The Favourite (2018)
The Favourite (2018)

Genre: Drama Running Time: 1 hr. 59 min.

Release Date: November 23rd, 2018 MPAA Rating: R

Director: Yorgos Lanthimos Actors: Olivia Colman, Rachel Weisz, Emma Stone, Nicholas Hoult, Joe Alwyn, James Smith, Mark Gatiss




imid, insecure, routinely depressed, tantrum-prone Queen Anne (Olivia Colman) worries about her latest speech, during which she may have spoken with a lisp. But her close friend, Lady Sarah Malborough (Rachel Weisz), assures her that her elocution was faultless. This brief introduction of two of the main characters sets up a light, comical tone for the proceeding story, which is – entirely unnecessarily – organized into sections, beginning with “Chapter I: This Mud Stinks.”

The French are on the run from the latest confrontation, though a peace treaty proposal must be contemplated in order to maintain England’s dominance. Of course, the elites of the court seem more concerned with an indoor duck race than with the ongoing war. Even when the Queen is due to meet the Russian ambassador, her experimental makeup, which turns her face into something like a badger, prevents her from the important consultation. Sarah bluntly advises the ruler, while also comforting her during a later spell of gout – and then negotiating battle plans when Anne is too unwell to speak.

When Sarah’s young cousin Abigail Hill (Emma Stone) arrives (literally pushed out of a carriage), seeking employment, she’s treated to the harshness of starting from the bottom, a disgraced former lady. But in short time, she acquires a room of her own, along with duties of escalating importance (starting with serving as a maid to Sarah) – and closer and closer positioning to the Queen. In the process, she attracts the attention of the influential Colonel Samuel Masham (Joe Alwyn), as well as opposition leader Harley (Nicholas Hoult) – who merely wants a spy on his side, or someone to provide gossip.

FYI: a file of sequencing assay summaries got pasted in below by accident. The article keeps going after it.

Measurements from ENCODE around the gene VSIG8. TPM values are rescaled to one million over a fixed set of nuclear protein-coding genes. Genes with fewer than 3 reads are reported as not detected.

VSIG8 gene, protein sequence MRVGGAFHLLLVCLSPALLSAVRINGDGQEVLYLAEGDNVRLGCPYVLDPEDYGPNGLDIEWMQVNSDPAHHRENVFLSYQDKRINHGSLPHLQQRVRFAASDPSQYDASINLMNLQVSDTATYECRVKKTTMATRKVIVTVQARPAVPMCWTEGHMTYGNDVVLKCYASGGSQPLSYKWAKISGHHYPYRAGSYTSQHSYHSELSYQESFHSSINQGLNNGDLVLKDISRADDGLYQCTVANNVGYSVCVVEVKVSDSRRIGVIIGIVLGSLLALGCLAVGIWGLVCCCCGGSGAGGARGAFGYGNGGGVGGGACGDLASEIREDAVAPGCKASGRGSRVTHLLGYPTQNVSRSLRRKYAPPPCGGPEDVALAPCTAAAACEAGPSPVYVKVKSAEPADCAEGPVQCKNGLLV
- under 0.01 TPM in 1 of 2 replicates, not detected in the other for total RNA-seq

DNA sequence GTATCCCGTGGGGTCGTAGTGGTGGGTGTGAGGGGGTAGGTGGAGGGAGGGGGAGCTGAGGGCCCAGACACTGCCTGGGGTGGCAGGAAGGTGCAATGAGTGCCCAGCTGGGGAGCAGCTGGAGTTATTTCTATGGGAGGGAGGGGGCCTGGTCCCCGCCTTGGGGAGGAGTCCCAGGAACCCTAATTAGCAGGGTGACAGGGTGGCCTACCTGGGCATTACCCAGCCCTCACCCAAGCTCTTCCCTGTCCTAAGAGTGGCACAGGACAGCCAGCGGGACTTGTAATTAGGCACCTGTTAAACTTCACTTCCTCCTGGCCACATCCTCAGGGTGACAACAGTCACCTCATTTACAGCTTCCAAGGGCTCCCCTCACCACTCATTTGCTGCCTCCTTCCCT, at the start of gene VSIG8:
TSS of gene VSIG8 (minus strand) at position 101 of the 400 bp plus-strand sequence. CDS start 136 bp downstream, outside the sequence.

Director Yorgos Lanthimos tackles a completely new arena with this period piece, complete with powdered wigs, bright makeup, intricate costumes, and colorfully verbose insults. Yet his signature filmmaking styles are still entirely evident, if not intrusive and occasionally obnoxious – from jarring music to extreme camera angles (and odd lenses) to overlapping scenes to slow-motion to pitch black humor. His predilection for various grotesqueries, overt sexuality, and coarse language are also on display, transforming what could have been a straightforward biography into something entirely unique.

“I’m on my side, always.” As the film plays out, partially resembling “All About Eve” in its examinations of manipulation and competition and seduction, it also meanders, again in a manner common with the director’s works. It seems far more interested in building complicated relationships and funny interactions than in meaningfully progressing its plot. Nevertheless, the humor steadily increases, making the awkwardness and weirdness more palatable (the characters and their actions deviate so regularly from traditional costume dramas that it would be unrecognizable as such were it not for the production design). By the end of this alternately dangerous, whimsical, and overstuffed game of backstabbing and favoritism, the laughs are unable to win out; a pitiableness for shattered alliances and Anne’s gullibility and deteriorating health become the most prominent qualities for this singular yet unsatisfying experiment. Lanthimos once again opts to inject bizarreness for the sake of bizarreness, at a great detriment to both artistry and entertainment value.

– Mike Massie

  • 4/10